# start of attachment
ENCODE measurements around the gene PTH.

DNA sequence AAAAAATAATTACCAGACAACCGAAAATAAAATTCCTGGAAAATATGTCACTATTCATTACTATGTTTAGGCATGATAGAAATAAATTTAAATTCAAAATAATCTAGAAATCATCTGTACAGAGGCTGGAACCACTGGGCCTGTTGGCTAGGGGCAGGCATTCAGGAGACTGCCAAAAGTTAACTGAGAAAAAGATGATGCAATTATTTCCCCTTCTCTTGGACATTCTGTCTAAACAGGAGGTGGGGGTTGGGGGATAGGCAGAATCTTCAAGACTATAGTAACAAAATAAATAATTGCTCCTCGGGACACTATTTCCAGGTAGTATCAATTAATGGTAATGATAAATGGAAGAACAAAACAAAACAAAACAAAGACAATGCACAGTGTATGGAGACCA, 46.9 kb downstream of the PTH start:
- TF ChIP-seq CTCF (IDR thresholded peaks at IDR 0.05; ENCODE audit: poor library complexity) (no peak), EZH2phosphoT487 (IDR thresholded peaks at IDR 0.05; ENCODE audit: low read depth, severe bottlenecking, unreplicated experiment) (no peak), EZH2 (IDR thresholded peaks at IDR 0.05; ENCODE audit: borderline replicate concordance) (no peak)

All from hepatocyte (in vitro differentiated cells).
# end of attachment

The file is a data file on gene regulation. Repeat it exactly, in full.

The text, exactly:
ENCODE measurements around the gene PTH.

DNA sequence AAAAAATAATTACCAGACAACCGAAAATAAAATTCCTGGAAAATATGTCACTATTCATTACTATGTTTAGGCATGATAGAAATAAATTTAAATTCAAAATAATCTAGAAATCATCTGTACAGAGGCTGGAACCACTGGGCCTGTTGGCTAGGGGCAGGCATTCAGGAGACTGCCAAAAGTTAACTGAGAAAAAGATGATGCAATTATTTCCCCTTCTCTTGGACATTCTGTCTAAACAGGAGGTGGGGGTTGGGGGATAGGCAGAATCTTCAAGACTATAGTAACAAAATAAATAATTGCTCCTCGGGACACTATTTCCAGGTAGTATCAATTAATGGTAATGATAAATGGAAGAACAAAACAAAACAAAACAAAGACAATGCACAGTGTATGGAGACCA, 46.9 kb downstream of the PTH start:
- TF ChIP-seq CTCF (IDR thresholded peaks at IDR 0.05; ENCODE audit: poor library complexity) (no peak), EZH2phosphoT487 (IDR thresholded peaks at IDR 0.05; ENCODE audit: low read depth, severe bottlenecking, unreplicated experiment) (no peak), EZH2 (IDR thresholded peaks at IDR 0.05; ENCODE audit: borderline replicate concordance) (no peak)

All from hepatocyte (in vitro differentiated cells).